SLOVAKS will soon be able to invest in real estate through a special type of mutual fund thanks to an amendment to the Act on Collective Investment, which allows financial institutions to offer units in new real estate funds.
Several financial institutions have applied to the National Bank of Slovakia (NBS) for a licence to offer these funds, but so far the NBS has not issued any licences. Nevertheless, the first real estate mutual funds could appear at the end of this year or at the beginning of 2007.
Real estate funds offer a relatively stable investment with lower volatility, which is suitable for more conservative investors who have long-term investment horizons. The law sets the initial minimum investment in real estate funds in Slovakia at €3,000.
The funds will also be allowed to invest on foreign real estate markets, but financial houses predict that investments in domestic real estate will be more popular in the beginning.
Maroš Ďurik, director of Across Wealth Management, told The Slovak Spectator: "From the point of view of Slovak investors, it is quite an important change because the possibilities of participating in the growth of the domestic real estate market are limited at the moment.
"A direct investment in property requires quite a high initial investment, while if people want to invest indirectly they have to do so through foreign real estate funds or development companies that are listed on foreign stock exchanges. We see the amendment as a very positive change."
Tatra Asset Management is one of the companies that submitted an application for a licence to set up a special real estate fund. Ján Kováč, vice-chairman of its board of directors, said: "We consider real estate investment to be a significant factor in setting an investment portfolio strategy. It allows us to diversify investment risks because the value of real estate is usually influenced by factors other than just those influencing the value of standard assets such as bonds, equities, and other financial instruments."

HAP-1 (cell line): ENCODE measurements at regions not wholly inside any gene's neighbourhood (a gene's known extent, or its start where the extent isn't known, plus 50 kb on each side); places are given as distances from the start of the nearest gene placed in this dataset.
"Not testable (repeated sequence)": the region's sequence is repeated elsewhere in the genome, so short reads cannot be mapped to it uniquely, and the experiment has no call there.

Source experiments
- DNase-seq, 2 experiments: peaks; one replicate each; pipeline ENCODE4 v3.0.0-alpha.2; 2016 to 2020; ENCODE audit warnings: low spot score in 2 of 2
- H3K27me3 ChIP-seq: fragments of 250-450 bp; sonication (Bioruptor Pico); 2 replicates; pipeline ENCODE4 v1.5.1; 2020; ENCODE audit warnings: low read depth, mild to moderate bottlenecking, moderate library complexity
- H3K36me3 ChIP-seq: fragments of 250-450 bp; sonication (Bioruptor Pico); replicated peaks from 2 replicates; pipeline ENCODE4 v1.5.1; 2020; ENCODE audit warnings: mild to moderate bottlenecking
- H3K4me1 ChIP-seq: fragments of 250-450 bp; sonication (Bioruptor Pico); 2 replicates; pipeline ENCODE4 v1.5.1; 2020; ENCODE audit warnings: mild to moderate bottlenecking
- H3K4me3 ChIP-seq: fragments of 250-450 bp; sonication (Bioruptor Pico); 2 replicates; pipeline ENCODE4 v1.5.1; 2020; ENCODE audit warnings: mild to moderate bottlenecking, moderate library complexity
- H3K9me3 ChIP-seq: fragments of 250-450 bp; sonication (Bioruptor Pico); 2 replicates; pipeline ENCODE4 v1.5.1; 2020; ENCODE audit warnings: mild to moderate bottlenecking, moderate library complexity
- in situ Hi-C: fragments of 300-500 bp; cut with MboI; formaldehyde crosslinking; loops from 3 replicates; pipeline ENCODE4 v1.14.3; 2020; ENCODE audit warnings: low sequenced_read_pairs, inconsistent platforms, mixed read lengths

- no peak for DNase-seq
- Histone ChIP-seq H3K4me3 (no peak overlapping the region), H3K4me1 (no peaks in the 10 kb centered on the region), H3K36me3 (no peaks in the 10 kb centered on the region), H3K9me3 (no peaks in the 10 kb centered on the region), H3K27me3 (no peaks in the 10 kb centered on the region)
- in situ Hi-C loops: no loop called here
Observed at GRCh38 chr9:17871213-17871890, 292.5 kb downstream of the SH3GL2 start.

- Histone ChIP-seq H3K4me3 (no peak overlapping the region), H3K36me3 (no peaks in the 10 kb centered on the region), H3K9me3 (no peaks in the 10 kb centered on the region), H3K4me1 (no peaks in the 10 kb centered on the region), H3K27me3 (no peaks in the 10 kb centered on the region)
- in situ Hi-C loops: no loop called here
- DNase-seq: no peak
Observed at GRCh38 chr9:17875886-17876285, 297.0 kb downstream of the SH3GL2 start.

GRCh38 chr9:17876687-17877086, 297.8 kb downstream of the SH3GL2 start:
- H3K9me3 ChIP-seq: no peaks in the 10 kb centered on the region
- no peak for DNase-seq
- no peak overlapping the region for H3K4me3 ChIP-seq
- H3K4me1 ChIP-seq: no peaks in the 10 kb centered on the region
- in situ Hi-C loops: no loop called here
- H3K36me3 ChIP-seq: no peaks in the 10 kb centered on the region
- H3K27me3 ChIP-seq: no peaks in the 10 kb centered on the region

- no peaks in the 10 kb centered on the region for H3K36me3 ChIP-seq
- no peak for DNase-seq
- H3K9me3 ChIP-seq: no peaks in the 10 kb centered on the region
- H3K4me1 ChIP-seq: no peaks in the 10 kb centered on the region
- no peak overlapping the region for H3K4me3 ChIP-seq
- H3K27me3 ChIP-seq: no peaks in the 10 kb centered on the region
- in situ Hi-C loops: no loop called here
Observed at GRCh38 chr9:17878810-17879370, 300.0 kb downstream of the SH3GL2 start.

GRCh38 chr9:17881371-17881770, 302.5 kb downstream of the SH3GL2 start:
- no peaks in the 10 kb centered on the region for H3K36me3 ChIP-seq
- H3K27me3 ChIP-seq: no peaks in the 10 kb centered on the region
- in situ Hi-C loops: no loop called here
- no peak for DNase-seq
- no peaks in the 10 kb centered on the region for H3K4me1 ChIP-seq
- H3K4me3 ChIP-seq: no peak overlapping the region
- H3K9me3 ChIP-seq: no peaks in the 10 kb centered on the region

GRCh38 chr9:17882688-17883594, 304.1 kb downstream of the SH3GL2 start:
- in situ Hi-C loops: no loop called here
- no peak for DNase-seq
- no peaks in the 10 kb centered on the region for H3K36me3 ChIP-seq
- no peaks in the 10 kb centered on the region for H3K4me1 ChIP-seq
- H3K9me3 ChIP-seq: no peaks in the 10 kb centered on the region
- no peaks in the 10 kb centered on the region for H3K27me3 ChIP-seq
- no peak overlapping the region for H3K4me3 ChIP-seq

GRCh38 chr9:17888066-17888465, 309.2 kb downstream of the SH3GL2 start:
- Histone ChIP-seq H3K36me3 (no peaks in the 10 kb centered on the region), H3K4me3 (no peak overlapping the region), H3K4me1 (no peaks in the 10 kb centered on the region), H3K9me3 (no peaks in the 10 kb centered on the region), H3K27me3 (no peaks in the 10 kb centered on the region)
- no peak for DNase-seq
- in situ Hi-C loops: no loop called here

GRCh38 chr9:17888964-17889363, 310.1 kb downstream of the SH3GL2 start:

Asset Management of Slovenská Sporiteľňa is also interested in offering this kind of mutual fund, and is now waiting for the green light from the NBS. Zuzana Kardelisová, the company's sales manager, explained that investors should exercise the same caution with real estate funds as with other types of mutual funds.
Potential investors should consider the possible risk, the liquidity of the investment, and their investment horizon, which in this case is longer than in other types of mutual funds, Kardelisová said.
Financial houses concede that the initial investment of €3,000 could limit the pool of potential investors for real estate funds.
"We would be happier if clients with a lower initial investment could also invest in such a fund. We hope that this limitation will gradually be phased out," Kardelisová said.
Ďurik agreed that the rule was restrictive. "Many investors will not able to afford to buy real estate funds for their portfolios," he said, adding that these customers would have to invest indirectly through mutual funds that have real estate funds in their portfolio.
Despite the limitations caused by the high initial investment, fund administration companies are not worried about the future of real estate funds.
"We believe that interest in investing in these types of funds will be high," said Kardelisová.
Ďurik predicted that competition on the market would be strong, as many Slovak fund administration companies have expressed interest in creating real estate funds.
"The limitations in the law are not such that they will significantly limit the entry of new players on the market," he said.